What we found is that while independently a workflow may be followed, it may not be timely, which in turn impacts the effectiveness of adopting clinical evidence. This in turn produces a suboptimal outcome, even though several of the process-centered metrics may have indicated a good result. This concept is shaping a new understanding of critical thinking and how clinical integration evolves in an environment where everything is connected and instantaneously aware, with a depth and breadth of data that is significantly larger. As the boundaries move from patient-centered visits to the continuous engagement of population health, there's no question it will require this next layer of intelligence in context. Our ability to predict and dynamically adapt the healthcare ecosystem based on activities in context is what we think drives the next tier of outcome improvement.

Before handing the call over to questions, I wanted to provide a brief update on Neal [Patterson]. His initial treatments have gone well, and he is progressing as expected. He's very appreciative of all the well wishes that he has received from associates, clients, and investors, and pleased with the excellent care he has received. At Cerner, we have no doubt that his experience will further fuel his desire to continue to improve the system.

With that, I'll turn the call over to questions.

Question-and-Answer Session

Operator

Thank you. Our first question is from Jamie Stockton of Wells Fargo. Your line is open, sir.

Marc G. Naughton - Chief Financial Officer & Executive Vice President

Jamie?

Operator

One moment, sir.

Jamie J. Stockton - Wells Fargo Securities LLC

My first question, Marc, how much of the slowdown in bookings growth in 2016 is a result of long-term deals going down as a percentage of the overall bookings mix?

Marc G. Naughton - Chief Financial Officer & Executive Vice President

Keep in mind we're talking about Q1, and the long-term bookings do have various impact on quarters. The deals we talked about relative to not happening in Q4 are not slated to happen in Q1. So we're not going to get those just rolling over a quarter. They're going to probably happen in the first half of the year.

So when we talk about Q1 bookings, likely it's going to be slightly lower, but it's not unusual for Q1 to be somewhat cyclical and a little bit lower than we've experienced. I think when we look at the first half of the year when we see the pipeline that we have, I think we're very confident that we'll see growth in bookings. So Q1 is more of a reflection of us telling you exactly what we're seeing without any of the carryover deals from Q4 benefiting us.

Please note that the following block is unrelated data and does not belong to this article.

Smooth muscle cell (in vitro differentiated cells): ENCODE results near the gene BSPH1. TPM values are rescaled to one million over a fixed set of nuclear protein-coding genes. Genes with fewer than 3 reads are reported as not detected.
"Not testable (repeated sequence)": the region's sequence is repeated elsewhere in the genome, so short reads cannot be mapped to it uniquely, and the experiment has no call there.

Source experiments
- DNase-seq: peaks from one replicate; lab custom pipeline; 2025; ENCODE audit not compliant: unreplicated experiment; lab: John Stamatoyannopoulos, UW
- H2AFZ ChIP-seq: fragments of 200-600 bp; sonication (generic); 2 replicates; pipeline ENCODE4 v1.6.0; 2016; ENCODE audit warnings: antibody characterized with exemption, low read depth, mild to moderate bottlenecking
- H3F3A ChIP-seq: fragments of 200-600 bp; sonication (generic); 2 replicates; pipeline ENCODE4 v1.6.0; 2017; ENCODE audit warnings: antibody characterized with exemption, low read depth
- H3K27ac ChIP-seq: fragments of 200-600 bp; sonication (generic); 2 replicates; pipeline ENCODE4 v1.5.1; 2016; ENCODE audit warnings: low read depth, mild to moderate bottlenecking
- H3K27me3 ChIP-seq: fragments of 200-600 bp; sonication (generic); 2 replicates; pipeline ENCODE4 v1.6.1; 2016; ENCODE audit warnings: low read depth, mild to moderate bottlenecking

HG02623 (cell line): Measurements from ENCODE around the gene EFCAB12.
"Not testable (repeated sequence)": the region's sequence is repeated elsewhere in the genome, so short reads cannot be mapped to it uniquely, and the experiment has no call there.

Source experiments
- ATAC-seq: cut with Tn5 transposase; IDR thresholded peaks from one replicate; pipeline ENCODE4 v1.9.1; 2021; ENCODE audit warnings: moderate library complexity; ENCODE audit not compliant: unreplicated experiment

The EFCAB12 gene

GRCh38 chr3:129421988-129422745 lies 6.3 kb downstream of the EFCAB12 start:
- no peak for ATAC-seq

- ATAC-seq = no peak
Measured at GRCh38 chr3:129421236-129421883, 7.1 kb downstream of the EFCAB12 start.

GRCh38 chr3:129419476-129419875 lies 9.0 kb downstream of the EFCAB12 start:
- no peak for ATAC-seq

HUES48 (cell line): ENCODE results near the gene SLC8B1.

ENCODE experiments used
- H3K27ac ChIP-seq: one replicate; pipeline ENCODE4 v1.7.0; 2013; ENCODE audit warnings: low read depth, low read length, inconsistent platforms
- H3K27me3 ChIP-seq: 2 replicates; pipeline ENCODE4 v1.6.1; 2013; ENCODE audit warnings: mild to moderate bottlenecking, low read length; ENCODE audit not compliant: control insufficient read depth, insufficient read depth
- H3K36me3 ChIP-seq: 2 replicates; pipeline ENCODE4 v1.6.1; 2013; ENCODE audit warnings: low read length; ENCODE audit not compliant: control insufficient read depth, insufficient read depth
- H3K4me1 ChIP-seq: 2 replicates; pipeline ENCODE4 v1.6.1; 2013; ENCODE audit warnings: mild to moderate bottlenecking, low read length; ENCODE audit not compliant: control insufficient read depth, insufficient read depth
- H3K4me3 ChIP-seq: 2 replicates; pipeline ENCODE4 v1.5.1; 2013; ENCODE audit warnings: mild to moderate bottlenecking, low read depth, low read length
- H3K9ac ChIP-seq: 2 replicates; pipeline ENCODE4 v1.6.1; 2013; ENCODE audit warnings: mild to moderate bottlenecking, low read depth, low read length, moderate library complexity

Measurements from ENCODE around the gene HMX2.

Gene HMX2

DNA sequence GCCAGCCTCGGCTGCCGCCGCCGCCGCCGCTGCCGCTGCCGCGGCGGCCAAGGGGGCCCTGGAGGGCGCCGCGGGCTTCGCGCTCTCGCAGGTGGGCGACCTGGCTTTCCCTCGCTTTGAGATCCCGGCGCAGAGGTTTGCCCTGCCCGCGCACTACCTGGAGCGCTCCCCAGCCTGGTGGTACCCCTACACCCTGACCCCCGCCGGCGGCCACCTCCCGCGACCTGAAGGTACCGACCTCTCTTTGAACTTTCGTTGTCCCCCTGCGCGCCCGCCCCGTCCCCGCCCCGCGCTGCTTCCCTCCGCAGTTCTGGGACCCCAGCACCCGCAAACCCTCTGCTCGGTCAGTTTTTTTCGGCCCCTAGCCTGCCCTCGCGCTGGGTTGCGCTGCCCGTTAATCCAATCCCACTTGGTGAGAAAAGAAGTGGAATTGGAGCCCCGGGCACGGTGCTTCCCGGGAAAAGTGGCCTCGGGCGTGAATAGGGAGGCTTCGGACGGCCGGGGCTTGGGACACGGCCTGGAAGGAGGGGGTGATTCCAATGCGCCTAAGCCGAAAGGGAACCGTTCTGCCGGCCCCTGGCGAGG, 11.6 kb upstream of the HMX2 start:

Jamie J. Stockton - Wells Fargo Securities LLC

When we look back at the last four or five years and that long-term component of bookings has been around 30%, is that a reasonable expectation for people to model out in 2016?

Marc G. Naughton - Chief Financial Officer & Executive Vice President

I think in 2015 it was probably closer to 32% or 34%, so it was a little over 30%. I think for the year it's 32%. So I think if you stay – if you're using 30%, you're going to be within range. We've got opportunities for Works deals. Some of them – a lot of the new deals that come to us have a long-term component. So I think using 30% is pretty reasonable.

Keep in mind, we don't expect for next year to have flat bookings. But our backlog currently will supply 79% of next year's revenue just coming out of that backlog. So from an income statement perspective, we're well suited even if bookings happen to be flat, as we always indicate when we talk about our guidance. But we do see the first half of the year certainly that gives us our best visibility, we'd expect to exceed and grow bookings for that period.

Jamie J. Stockton - Wells Fargo Securities LLC

Okay, and then maybe just one other question. And I don't know if this is for you or Zane, but 2015 was a good year for Cerner. As far as footprint expansion is concerned, you guys touched on that with your prepared remarks. If we set aside the DoD deal because that seems to be relatively one-time and just look at the success that you had outside of that, can we expect 2016 to be as successful? Zane, I think you threw out a relatively large number for the number of facilities that you guys brought on with incremental deals somewhere in the 170 range at an investor conference earlier this year. Is 2016 going to be a very similar year the way that you guys are seeing it play out, or are we going to see it be a year where maybe there's a little bit of a slowdown and then in 2017 reaccelerates?

Zane M. Burke - President

I would first start – thanks, Jamie, for the second question. I'd first start by saying the DoD accounted for eight sites for 2015. So in my count, we took the first work order, and that only represented eight sites that we accounted for, actually the 238 sites, so we're updating what we had said at a previous conference that would have been through the third quarter. We're at 238 sites for the year. So that represented eight of those 238, so a very small percentage of those were related to the DoD in 2015. As we have success moving forward with the DoD, we'd anticipate those additional sites coming into play.

We see great market opportunity in 2016, similar to 2015 in terms of the opportunity that we see, particularly as we look out at the first nine months of the year, and so I feel very strong about the opportunity and really our competitiveness in that. So I think we would expect to see similar numbers. It's hard to get it. With each opportunity, the number of sites is a little challenging because that can differ based on the mix that you have in there. But we see the same kind of levels of new market opportunity, so I think that kind of site-level performance will be pretty similar.